Book author to discuss mystery behind 1920 North Dakota mass murder at Turtle Lake


Patrick Miller

Document Type

News Article

Publication Date


Campus Unit

University of North Dakota


Did the man who confessed to murdering seven members of a family and their hired boy near Turtle Lake, N.D., in 1920 really do it?

More than a year after the release of the book The Murdered Family, author Vernon Keel, a Turtle Lake native and former UND faculty member, said that's the question readers want to talk about. He will be in Grand Forks on Wednesday, Sept. 21, at 5 p.m. in the UND Bookstore to discuss that question and the facts behind his work of historical fiction.

Although Keel's book is a novel, it's based upon the historical record of eight gruesome murders that occurred on a farm near Turtle Lake. Jacob Wolf, his wife Beata, five of their six children and their hired boy, 13-year-old Jacob Hofer, were found dead on the family farm. All but one of the children had been killed by shotgun blasts. The bodies weren't discovered until two days after the murders occurred. For whatever reason, the Wolf's eight-month old daughter Emma was spared.

"The most interesting thing is that the conversations have changed," Keel related about his travels around the country to promote The Murdered Family. "I used to spend most of my time talking about the book, but now people want to talk about the mystery of the Wolf family murders, which is the subtitle."

Initially, it was believed that more than one person committed the murders, but suspicion turned to Henry Layer, the Wolf's neighbor who had a dispute with Jacob Wolf. Layer was arrested and soon confessed to the crime, but later claimed that he'd been beaten, threatened and coerced into giving the confession and pleading guilty.

Layer's appeals for a change of plea and a trial were denied by the North Dakota Supreme Court. He was sentenced to life in prison and died in the State Penitentiary in Bismarck five years later, always maintaining his innocence.

"There's nothing in the novel that contradicts anything in the legal or historical record," Keel said. "There are things in there that aren't in the record, such as the dialogue from a newspaper interview. I had to work backward from the news story to recreate the dialogue that would have occurred for the reporter to get the information that ended up in his story."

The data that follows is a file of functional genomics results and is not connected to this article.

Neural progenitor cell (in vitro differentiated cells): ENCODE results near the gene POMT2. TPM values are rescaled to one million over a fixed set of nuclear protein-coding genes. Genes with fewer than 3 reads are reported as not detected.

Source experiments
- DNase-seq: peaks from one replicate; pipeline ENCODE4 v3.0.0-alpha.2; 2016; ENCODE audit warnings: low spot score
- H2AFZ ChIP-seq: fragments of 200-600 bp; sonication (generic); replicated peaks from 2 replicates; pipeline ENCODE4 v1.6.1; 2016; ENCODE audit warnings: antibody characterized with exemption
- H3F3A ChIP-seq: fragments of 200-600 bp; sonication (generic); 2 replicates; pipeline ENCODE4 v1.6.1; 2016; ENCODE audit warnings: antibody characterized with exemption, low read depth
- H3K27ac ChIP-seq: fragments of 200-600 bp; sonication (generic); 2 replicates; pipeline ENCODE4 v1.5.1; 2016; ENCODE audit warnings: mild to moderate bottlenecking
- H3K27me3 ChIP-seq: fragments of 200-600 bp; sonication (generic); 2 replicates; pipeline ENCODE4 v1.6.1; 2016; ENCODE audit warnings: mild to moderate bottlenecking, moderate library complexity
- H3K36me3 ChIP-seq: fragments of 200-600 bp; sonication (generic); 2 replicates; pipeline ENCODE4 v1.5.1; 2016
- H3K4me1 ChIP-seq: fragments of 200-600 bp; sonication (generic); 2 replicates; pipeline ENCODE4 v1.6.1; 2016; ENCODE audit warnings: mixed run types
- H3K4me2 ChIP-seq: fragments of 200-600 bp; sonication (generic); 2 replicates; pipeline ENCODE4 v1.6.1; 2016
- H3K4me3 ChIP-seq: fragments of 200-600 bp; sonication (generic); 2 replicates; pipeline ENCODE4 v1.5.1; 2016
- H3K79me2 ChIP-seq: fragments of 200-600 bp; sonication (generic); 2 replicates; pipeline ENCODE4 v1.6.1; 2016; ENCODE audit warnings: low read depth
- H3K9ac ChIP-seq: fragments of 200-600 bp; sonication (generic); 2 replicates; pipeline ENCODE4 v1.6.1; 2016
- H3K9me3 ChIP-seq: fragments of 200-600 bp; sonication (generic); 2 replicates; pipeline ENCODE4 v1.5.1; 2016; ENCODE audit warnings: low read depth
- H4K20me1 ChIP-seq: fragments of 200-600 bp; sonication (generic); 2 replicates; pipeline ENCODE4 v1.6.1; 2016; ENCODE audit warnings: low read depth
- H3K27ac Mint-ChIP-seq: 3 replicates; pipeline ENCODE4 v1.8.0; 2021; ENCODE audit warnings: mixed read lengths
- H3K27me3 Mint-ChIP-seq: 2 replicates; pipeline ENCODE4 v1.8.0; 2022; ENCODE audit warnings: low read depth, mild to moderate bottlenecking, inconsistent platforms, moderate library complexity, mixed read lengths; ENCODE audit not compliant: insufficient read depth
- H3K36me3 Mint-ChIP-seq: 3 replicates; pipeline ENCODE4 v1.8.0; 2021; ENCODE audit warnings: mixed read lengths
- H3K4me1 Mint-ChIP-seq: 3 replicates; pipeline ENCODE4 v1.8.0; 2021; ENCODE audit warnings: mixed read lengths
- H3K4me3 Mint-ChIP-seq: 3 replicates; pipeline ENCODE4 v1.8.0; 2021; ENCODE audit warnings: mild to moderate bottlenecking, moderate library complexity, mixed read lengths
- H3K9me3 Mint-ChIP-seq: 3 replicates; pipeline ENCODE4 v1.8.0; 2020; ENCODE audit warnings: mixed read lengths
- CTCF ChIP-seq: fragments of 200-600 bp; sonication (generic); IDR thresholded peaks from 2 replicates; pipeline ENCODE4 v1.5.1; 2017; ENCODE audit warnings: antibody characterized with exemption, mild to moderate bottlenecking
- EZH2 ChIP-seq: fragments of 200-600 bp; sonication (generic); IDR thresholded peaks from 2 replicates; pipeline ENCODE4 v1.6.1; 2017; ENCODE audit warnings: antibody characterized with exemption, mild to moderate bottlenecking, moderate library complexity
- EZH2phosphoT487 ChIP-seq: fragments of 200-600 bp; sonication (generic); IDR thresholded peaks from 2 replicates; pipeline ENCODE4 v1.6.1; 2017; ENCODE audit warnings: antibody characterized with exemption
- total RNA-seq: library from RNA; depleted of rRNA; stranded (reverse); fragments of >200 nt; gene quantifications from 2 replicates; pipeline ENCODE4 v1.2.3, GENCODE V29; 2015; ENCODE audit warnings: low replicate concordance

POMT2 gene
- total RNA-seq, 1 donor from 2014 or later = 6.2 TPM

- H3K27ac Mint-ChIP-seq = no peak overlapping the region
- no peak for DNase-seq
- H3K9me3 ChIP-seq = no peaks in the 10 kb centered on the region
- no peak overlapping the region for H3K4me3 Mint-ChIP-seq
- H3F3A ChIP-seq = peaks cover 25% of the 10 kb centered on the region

Against the backdrop of the murders was the intense political rivalry between North Dakota Gov. Lynn Frazier of the Nonpartisan League and Attorney General William Langer. Langer was seeking the Republican nomination for governor so he could run against Frazier. Langer involved himself in the investigation from the beginning, knowing that a quick solution would benefit his political future.

Another factor that raised doubts about Layer's guilt was that two versions of the story emerged. The Wolfs and the Layers were both part of the German-Russian immigrant community that settled in parts of North Dakota and South Dakota. On the heels of World War I in which anti-German propaganda was common in America, the German-Russians preferred to keep a low profile

"The German-Russian reality was different," Keel said. "They wanted to believe that the man who had signed the confession had committed the crimes. They wanted to get on with their lives. The way the German-Russian newspapers told how the murders actually occurred was different from the official version."

Born and raised three miles from where the murders took place, Keel has a personal connection with the events that made national and international headlines more than 90 years ago. His father knew the Wolf family and the accused murderer. In addition, Emma Wolf later became a friend of Keel's mother. Growing up in the Turtle Lake area, he was familiar with Emma's children.

"One of the unanticipated rewards of the project was to get to know those kids better," Keel said. "I told them that I was working on so they'd know when the book was published. We've become good friends as a result of the book."

Like many other residents of the area, Keel said his father seldom spoke of the murders.

"People were reluctant to talk about it," Keel said, but the book's publication has helped change that. "One old-timer at event in North Dakota had a copy of the book and told me that he enjoyed it. He also told me, 'Thank you for giving us permission to talk about this story.' There never had been a complete telling of this story until this book, and now they can talk about it."

Keel, who lives in Denver, came to UND in 1976 from South Dakota State University to head the journalism department. He was director of UND's School of Communications until 1989 when he left for a position at Wichita State University.

He began his career as a journalist at the Turtle Lake newspaper. He earned his Ph.D. from the University of Minnesota and taught media law.

As a journalist who'd never written anything but non-fiction, the decision to make The Murdered Family a work of historical fiction wasn't easy.

"As I got into the research, I began to think of six of the victims as children whose lives were cut short. They were not much more than names on grave markers in the cemetery," he recounted. "But by telling the story as historical fiction, I could bring them back to life and make it more personal."